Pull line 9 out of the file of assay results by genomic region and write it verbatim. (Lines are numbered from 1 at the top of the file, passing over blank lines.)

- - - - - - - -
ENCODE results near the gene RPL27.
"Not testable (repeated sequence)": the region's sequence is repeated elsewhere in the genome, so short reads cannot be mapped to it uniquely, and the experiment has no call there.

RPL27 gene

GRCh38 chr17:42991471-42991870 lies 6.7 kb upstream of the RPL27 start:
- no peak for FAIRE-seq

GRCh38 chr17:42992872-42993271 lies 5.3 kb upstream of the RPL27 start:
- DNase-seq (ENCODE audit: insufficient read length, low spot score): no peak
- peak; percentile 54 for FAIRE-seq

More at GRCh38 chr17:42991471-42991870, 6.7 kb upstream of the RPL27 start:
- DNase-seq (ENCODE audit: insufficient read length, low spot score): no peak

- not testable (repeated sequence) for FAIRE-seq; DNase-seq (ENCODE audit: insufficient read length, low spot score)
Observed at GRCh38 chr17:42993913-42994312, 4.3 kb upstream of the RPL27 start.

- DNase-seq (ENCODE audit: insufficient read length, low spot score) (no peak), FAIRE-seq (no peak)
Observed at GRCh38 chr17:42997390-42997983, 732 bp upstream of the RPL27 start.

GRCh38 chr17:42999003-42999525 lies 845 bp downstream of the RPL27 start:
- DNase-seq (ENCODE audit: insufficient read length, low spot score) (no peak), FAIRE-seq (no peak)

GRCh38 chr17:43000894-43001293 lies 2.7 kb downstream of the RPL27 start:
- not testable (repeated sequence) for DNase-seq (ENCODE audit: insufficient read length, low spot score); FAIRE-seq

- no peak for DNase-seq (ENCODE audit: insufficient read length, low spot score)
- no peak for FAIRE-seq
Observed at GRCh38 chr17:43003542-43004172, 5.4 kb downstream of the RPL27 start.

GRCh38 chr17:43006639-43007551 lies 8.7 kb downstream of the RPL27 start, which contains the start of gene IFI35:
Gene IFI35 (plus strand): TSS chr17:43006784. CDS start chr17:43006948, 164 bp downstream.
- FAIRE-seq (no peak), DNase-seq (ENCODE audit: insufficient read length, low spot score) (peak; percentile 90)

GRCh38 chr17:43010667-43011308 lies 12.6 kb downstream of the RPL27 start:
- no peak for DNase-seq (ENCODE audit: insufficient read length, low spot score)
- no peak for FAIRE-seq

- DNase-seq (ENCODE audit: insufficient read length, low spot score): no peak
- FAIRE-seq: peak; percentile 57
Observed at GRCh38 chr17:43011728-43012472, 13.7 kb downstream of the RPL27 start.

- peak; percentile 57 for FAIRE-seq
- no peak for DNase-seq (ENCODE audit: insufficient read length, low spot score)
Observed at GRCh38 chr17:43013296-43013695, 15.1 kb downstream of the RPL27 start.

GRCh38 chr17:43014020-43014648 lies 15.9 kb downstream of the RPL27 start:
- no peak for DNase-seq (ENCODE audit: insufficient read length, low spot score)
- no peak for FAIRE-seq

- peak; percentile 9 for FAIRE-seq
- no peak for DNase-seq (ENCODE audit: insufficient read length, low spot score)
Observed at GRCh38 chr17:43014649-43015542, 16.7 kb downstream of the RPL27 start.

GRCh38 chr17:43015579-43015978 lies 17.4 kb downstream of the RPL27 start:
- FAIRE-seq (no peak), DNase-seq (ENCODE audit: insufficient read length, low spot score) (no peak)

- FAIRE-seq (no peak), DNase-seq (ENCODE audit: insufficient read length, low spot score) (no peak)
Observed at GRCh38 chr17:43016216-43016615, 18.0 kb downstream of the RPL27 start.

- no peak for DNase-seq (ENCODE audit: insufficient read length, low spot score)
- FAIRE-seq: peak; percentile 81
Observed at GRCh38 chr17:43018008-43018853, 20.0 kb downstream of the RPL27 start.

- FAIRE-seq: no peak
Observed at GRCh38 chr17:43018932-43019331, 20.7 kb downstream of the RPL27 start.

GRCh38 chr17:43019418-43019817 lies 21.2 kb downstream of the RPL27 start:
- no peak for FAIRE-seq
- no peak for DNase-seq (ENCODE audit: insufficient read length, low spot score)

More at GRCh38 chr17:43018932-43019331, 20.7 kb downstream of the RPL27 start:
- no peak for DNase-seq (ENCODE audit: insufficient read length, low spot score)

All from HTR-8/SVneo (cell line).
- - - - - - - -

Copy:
More at GRCh38 chr17:42991471-42991870, 6.7 kb upstream of the RPL27 start: